“In his hugely influential treatise The Omnivore's Dilemma, Pollan traced a direct line between the industrialization of our food supply and the degradation of the environment. His new book takes up where the previous work left off. Examining the question of what to eat from the perspective of health, this powerfully argued, thoroughly researched and elegant manifesto cuts straight to the chase with a maxim that is deceptively simple: Eat food, not too much, mostly plants. But as Pollan explains, food in a country that is driven by a thirty-two billion-dollar marketing machine is both a loaded term and, in its purest sense, a holy grail. The first section of his three-part essay refutes the authority of the diet bullies, pointing up the confluence of interests among manufacturers of processed foods, marketers and nutritional scientists—a cabal whose nutritional advice has given rise to a notably unhealthy preoccupation with nutrition and diet and the idea of eating healthily. The second portion vivisects the Western diet, questioning, among other sacred cows, the idea that dietary fat leads to chronic illness. A writer of great subtlety, Pollan doesn't preach to the choir; in fact, rarely does he preach at all, preferring to lets the facts speak for themselves.” (from Publishers Weekly)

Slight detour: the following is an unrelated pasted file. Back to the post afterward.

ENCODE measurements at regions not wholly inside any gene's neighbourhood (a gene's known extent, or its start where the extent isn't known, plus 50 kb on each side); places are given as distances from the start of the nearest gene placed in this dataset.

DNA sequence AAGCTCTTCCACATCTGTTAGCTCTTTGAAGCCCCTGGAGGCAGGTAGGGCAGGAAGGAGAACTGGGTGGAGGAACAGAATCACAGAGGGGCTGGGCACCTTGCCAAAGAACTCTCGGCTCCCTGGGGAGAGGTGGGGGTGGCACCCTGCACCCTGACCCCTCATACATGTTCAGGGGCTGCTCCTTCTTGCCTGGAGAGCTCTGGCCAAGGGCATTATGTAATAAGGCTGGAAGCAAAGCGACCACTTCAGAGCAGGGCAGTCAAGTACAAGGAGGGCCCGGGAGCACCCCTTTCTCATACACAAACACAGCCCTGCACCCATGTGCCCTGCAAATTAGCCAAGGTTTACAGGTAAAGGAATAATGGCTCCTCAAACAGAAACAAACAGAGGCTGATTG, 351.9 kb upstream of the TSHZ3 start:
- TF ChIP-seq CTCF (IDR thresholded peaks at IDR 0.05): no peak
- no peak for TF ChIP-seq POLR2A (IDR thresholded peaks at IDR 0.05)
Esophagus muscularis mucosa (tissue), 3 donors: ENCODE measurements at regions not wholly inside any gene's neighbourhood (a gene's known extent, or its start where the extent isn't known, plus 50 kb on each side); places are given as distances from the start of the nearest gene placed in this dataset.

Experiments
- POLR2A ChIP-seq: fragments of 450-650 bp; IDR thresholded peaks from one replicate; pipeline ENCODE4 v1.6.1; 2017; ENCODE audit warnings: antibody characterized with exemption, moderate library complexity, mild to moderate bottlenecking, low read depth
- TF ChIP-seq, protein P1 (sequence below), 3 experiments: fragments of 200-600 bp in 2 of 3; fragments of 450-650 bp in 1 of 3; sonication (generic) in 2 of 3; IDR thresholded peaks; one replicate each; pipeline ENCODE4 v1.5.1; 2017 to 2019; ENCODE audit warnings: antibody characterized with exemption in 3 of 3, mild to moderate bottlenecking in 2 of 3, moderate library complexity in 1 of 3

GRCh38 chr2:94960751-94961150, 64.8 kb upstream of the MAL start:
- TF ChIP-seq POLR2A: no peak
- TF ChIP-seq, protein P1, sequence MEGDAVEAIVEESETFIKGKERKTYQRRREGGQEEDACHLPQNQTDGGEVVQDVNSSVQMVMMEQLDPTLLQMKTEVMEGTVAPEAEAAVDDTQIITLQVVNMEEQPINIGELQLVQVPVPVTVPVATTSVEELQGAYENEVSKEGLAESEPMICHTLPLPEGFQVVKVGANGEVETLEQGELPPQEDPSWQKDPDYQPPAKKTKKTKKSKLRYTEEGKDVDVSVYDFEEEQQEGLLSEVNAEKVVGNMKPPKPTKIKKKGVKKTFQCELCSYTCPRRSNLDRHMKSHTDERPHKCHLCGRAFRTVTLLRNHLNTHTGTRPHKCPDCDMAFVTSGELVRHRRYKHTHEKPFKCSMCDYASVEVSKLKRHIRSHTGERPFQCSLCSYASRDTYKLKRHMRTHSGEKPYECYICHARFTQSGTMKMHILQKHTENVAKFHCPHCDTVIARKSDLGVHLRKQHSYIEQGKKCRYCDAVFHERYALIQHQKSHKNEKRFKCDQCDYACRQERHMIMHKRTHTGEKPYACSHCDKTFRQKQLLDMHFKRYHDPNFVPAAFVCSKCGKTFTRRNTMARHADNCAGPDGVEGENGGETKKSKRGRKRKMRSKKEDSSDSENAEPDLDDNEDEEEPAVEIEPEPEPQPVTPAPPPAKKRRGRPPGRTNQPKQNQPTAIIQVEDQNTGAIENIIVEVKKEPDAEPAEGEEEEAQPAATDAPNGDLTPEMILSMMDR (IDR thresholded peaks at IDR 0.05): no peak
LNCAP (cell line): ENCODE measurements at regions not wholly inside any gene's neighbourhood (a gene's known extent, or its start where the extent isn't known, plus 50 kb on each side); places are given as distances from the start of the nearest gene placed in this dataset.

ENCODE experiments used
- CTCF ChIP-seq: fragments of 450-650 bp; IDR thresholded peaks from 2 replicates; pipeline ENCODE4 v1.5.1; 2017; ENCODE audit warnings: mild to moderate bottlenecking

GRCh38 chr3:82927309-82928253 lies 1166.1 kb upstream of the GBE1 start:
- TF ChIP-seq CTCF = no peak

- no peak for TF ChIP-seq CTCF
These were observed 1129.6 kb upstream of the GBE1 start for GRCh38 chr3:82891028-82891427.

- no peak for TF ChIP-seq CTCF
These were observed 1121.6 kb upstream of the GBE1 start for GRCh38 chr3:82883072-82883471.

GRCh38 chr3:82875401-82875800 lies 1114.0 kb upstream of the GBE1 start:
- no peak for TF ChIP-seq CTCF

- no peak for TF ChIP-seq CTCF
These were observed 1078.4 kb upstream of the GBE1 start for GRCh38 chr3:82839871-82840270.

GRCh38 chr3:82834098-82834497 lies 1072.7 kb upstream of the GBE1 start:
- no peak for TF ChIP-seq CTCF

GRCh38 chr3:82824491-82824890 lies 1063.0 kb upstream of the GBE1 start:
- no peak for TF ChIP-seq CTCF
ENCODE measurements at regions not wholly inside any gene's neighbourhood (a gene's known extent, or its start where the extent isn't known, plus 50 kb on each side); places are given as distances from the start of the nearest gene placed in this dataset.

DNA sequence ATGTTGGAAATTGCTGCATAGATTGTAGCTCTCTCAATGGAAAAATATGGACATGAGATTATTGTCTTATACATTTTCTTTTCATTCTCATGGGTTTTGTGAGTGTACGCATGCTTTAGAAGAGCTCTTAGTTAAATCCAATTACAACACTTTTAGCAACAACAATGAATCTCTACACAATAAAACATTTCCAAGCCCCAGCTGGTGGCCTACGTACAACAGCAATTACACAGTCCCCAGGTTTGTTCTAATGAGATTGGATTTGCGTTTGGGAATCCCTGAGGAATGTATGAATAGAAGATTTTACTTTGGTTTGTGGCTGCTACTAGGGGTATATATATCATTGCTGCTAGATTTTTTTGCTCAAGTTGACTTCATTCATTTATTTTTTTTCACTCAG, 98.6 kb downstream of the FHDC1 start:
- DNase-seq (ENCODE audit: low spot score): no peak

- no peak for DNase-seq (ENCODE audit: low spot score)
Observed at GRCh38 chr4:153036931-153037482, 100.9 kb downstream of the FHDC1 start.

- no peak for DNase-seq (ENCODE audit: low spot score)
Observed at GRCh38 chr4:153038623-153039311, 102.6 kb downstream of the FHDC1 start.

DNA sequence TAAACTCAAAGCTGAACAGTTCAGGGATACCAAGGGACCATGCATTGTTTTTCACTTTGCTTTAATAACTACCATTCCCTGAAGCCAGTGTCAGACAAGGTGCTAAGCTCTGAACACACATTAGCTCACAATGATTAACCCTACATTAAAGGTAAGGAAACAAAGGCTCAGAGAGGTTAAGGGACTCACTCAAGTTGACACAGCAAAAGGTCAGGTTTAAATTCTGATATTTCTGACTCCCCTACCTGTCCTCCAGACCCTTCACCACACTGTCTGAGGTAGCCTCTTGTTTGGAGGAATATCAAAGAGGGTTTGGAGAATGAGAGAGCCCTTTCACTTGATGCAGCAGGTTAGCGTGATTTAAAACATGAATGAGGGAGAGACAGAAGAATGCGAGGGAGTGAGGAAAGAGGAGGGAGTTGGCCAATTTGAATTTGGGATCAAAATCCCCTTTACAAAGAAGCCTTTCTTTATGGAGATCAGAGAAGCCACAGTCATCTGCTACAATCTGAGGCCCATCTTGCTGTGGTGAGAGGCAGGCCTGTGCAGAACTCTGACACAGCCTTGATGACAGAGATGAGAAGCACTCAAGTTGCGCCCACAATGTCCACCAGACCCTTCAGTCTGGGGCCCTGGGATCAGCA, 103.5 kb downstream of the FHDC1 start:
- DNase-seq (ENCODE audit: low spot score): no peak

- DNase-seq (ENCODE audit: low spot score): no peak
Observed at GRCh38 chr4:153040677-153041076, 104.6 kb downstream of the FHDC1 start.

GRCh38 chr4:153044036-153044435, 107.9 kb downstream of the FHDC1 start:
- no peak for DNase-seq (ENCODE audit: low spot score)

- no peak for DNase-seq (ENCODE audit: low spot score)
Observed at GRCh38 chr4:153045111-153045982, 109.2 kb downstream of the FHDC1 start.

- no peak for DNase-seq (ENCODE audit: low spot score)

It’s Easy Being Green: A Handbook for Earth-Friendly Living

Crissy Trask